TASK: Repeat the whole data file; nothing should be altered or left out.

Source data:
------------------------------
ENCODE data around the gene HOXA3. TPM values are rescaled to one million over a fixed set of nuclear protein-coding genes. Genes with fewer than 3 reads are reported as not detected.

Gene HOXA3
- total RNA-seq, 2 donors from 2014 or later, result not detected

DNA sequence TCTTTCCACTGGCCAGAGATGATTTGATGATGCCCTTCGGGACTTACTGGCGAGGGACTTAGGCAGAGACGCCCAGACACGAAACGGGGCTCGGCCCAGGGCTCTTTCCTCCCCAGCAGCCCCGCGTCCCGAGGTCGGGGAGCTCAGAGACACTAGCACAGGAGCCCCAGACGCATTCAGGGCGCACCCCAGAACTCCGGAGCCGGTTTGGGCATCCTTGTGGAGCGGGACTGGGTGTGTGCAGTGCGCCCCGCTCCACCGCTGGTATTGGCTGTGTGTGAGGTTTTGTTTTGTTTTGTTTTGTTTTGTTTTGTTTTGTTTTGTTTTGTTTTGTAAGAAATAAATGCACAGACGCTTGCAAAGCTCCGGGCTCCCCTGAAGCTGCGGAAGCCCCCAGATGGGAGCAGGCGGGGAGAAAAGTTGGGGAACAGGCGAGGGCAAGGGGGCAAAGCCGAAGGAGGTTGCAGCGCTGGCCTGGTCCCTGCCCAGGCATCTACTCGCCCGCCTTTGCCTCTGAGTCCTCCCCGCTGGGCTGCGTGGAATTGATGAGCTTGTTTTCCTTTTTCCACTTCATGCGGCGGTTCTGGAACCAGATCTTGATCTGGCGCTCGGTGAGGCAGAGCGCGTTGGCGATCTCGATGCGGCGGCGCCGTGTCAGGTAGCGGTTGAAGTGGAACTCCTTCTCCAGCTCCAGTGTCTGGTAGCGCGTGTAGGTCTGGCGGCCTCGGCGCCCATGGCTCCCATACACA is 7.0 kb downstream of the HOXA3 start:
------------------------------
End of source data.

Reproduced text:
ENCODE data around the gene HOXA3. TPM values are rescaled to one million over a fixed set of nuclear protein-coding genes. Genes with fewer than 3 reads are reported as not detected.

Gene HOXA3
- total RNA-seq, 2 donors from 2014 or later, result not detected

DNA sequence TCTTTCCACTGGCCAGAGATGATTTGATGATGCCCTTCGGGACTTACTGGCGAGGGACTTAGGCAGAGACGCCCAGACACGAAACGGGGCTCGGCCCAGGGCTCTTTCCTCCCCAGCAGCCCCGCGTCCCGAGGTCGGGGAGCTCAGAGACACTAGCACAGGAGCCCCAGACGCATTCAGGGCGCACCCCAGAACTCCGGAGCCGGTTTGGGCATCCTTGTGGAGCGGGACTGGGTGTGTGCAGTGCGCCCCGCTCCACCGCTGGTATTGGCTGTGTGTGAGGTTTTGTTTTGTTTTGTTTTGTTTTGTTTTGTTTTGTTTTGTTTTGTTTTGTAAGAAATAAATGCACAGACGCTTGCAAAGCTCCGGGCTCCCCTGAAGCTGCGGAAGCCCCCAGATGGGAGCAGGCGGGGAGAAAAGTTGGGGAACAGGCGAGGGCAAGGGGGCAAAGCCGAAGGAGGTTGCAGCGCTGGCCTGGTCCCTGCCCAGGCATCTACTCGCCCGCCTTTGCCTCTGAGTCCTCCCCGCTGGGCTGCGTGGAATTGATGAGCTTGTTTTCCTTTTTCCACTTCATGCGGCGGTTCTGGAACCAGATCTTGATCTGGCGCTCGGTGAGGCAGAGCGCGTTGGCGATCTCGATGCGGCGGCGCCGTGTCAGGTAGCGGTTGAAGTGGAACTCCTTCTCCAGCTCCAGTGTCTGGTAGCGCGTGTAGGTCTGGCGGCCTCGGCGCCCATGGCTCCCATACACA is 7.0 kb downstream of the HOXA3 start: